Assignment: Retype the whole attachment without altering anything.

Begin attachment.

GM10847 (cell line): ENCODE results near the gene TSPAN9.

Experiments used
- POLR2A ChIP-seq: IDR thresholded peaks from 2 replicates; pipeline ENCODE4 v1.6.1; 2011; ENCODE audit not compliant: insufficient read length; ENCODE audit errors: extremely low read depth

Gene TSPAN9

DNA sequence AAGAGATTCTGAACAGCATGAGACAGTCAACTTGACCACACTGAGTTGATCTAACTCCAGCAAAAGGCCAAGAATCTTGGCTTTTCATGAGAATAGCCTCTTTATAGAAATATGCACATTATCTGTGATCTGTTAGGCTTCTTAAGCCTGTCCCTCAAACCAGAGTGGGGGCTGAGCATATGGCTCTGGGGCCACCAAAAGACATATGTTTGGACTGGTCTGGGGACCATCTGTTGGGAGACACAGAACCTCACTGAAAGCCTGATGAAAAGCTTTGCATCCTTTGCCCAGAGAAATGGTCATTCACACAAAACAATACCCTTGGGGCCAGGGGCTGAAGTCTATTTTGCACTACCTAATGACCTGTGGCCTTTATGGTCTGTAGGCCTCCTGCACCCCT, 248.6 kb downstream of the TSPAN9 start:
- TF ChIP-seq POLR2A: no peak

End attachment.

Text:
GM10847 (cell line): ENCODE results near the gene TSPAN9.

Experiments used
- POLR2A ChIP-seq: IDR thresholded peaks from 2 replicates; pipeline ENCODE4 v1.6.1; 2011; ENCODE audit not compliant: insufficient read length; ENCODE audit errors: extremely low read depth

Gene TSPAN9

DNA sequence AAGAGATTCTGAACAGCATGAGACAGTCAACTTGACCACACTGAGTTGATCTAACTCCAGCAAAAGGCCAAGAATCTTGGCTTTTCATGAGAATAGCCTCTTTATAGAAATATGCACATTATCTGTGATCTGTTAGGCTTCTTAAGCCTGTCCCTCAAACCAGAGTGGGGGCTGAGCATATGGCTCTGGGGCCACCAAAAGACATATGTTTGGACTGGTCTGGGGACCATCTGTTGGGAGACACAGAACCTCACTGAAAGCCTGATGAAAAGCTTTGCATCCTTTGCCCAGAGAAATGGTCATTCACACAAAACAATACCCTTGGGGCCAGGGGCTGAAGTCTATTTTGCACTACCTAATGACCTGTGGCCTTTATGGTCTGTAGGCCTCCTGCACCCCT, 248.6 kb downstream of the TSPAN9 start:
- TF ChIP-seq POLR2A: no peak